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ground again. To strike out the section, was to unhinge the compromise of which it made a part. The duration of the Senate made it improper. He does not object to that duration. On the contrary, he approved of it. But joined with the smallness of the number, it was an argument against adding this to the other great powers vested in that body. His idea of an aristocracy was, that it was the government of the few over the many. An aristocratic body, like the screw in mechanics, working its way by slow degrees, and holding fast whatever it gains, should ever be suspected of an encroaching tendency. The purse-strings should never be put into its hands.

Mr. MERCER considered the exclusive power of originating money bills as so great an advantage, that it rendered the equality of votes in the Senate ideal and of no consequence.

Mr. BUTLER was for adhering to the principle which had been settled.

Mr. WILSON was opposed to it on its merits, without regard to the compromise.

Mr. ELLSWORTH did not think the clause of any consequence; but as it was thought of consequence by some members from the larger States, he was willing it should stand.

Mr. MADISON was for striking it out; considering it as of no advantage to the large States, as fettering the Government, and as a source of injurious altercations between the two Houses.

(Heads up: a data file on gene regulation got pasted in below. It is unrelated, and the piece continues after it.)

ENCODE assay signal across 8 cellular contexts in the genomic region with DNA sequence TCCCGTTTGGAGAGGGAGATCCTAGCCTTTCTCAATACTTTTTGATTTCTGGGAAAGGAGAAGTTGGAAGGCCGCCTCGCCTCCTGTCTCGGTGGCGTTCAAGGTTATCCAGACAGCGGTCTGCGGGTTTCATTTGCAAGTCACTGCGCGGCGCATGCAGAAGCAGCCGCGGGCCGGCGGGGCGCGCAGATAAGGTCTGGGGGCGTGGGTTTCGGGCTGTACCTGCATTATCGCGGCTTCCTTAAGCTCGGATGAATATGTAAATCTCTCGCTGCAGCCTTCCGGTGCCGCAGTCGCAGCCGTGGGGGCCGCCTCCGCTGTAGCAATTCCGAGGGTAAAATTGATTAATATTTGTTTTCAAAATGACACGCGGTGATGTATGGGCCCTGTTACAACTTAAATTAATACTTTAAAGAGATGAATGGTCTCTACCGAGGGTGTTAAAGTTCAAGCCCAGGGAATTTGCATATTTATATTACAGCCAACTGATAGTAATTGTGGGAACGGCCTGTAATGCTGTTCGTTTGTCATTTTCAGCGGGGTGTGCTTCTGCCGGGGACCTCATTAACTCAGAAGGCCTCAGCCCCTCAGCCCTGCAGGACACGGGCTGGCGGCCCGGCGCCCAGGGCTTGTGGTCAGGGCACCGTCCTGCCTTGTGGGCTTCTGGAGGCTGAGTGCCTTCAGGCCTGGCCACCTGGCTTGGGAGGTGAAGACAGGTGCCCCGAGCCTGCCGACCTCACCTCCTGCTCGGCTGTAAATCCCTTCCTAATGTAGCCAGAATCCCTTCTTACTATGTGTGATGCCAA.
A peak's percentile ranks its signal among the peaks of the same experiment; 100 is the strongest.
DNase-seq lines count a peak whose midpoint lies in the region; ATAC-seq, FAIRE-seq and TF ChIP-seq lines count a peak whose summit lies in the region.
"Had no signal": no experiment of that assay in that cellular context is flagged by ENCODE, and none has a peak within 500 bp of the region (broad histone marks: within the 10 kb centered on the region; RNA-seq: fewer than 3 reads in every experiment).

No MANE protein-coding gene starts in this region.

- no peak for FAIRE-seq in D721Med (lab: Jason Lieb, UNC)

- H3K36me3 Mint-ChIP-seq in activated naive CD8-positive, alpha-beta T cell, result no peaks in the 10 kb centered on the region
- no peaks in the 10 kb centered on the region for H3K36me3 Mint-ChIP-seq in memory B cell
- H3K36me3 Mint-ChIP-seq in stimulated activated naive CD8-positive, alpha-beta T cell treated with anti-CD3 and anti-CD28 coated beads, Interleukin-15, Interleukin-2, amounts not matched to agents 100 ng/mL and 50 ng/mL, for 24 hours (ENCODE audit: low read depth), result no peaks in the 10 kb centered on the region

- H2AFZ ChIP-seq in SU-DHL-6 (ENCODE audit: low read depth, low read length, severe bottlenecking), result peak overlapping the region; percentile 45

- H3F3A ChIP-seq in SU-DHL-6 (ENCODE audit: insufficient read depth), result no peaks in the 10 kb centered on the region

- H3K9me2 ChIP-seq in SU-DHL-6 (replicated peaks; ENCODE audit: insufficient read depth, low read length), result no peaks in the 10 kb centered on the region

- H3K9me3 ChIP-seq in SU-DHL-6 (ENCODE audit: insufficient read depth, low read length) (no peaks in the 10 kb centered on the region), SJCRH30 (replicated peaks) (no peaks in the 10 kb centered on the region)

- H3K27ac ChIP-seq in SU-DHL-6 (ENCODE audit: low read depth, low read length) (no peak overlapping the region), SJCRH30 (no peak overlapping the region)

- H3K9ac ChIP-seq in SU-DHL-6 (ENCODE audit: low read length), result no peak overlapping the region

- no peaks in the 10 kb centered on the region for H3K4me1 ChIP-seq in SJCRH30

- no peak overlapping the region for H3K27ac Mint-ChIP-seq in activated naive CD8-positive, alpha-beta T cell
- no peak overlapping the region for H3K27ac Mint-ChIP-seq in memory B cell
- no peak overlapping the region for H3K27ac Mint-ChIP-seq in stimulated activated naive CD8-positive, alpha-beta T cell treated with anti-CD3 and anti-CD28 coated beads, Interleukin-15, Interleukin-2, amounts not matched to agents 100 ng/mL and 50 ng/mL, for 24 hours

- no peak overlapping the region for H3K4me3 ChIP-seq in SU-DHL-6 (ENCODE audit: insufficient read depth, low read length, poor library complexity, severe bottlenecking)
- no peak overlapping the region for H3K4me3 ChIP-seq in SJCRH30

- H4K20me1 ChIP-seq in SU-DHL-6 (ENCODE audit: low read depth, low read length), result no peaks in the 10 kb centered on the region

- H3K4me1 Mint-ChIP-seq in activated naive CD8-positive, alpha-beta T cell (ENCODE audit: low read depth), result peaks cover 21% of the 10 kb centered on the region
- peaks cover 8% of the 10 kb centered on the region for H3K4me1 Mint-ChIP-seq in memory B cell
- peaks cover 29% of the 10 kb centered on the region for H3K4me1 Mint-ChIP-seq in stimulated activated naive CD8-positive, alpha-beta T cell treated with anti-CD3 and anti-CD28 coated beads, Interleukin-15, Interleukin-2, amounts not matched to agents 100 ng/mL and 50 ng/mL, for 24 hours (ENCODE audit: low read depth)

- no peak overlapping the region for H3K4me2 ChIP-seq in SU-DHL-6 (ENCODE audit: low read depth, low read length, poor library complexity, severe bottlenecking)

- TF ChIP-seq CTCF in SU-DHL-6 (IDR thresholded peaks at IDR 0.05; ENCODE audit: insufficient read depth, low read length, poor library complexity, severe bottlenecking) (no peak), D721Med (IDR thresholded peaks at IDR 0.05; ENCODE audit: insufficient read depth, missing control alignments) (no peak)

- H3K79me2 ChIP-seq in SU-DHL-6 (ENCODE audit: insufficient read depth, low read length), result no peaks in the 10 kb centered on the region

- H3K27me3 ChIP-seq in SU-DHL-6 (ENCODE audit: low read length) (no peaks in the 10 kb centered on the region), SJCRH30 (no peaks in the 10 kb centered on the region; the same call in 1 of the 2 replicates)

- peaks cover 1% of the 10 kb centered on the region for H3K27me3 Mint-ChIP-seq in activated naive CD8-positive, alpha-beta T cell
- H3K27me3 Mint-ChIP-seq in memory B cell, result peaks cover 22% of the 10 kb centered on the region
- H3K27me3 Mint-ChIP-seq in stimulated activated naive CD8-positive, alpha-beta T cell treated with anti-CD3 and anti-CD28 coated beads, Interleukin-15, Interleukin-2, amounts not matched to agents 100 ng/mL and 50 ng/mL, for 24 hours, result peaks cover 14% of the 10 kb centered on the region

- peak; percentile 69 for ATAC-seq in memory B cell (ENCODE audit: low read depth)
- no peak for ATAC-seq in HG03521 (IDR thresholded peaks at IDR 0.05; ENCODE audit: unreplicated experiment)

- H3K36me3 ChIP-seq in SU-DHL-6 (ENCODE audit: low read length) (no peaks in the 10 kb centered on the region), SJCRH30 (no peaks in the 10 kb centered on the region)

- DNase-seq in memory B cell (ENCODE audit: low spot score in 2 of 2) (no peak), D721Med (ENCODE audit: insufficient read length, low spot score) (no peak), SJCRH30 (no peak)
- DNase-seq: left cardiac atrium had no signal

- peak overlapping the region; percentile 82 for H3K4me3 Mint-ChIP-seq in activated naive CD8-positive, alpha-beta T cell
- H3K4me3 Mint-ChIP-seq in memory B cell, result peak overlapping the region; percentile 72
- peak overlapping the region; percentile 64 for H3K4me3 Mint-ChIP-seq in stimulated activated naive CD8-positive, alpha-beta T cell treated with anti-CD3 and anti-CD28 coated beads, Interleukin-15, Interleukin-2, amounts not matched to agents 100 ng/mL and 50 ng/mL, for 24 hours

On the question for striking out "Article 4, Sect. 5,"-New Jersey, Pennsylvania, Delaware, Maryland, Virginia, South Carolina, Georgia, aye-7;

New Hampshire, Massachusetts, Connecticut, North
Carolina, no-4.297


In Convention,-Article 4, Sect. 6, was taken up. Mr. RANDOLPH expressed his dissatisfation at the disagreement yesterday to Sect. 5, concerning money bills, as endangering the success of the plan, and extremely objectionable in itself; and gave notice that he should move for a reconsideration of the vote.

Mr. WILLIAMSON said he had formed a like intention.

Mr. WILSON gave notice that he should move to reconsider the vote requiring seven instead of three years of citizenship, as a qualification of candidates for the House of Representatives.

Article 4, Sections 6 and 7, were agreed to, nem.


Article 5, Sect. 1, was then taken up.

Mr. WILSON objected to vacancies in the Senate being supplied by the Executives of the States. It was unnecessary, as the Legislatures will meet so frequently. It removes the appointment too far from the people, the Executives in most of the States being elected by the Legislatures. As he had always thought the appointment of the Executive by the Legislative department wrong, so it was still more so that the Executive should elect into the Legislative department.

Mr. RANDOLPH thought it necessary in order to

prevent inconvenient chasms in the Senate. In some States the Legislatures meet but once a year. As the Senate will have more power and consist of a smaller number than the other House, vacancies there will be of more consequence. The Executives might be safely trusted, he thought, with the appointment for so short a time.

Mr. ELLSWORTH. It is only said that the Executive may supply vacancies. When the Legislative meet ing happens to be near, the power will not be exerted. As there will be but two members from a State, vacancies may be of great moment.

Mr. WILLIAMSON. Senators may resign or not accept. This provision is therefore absolutely necessary.

On the question for striking out, "vacancies shall be supplied by the Executives,"-Pennsylvania, aye -1; New Hampshire, Massachusetts, Connecticut, New Jersey, Virginia, North Carolina, South Carolina, Georgia, no-8; Maryland, divided.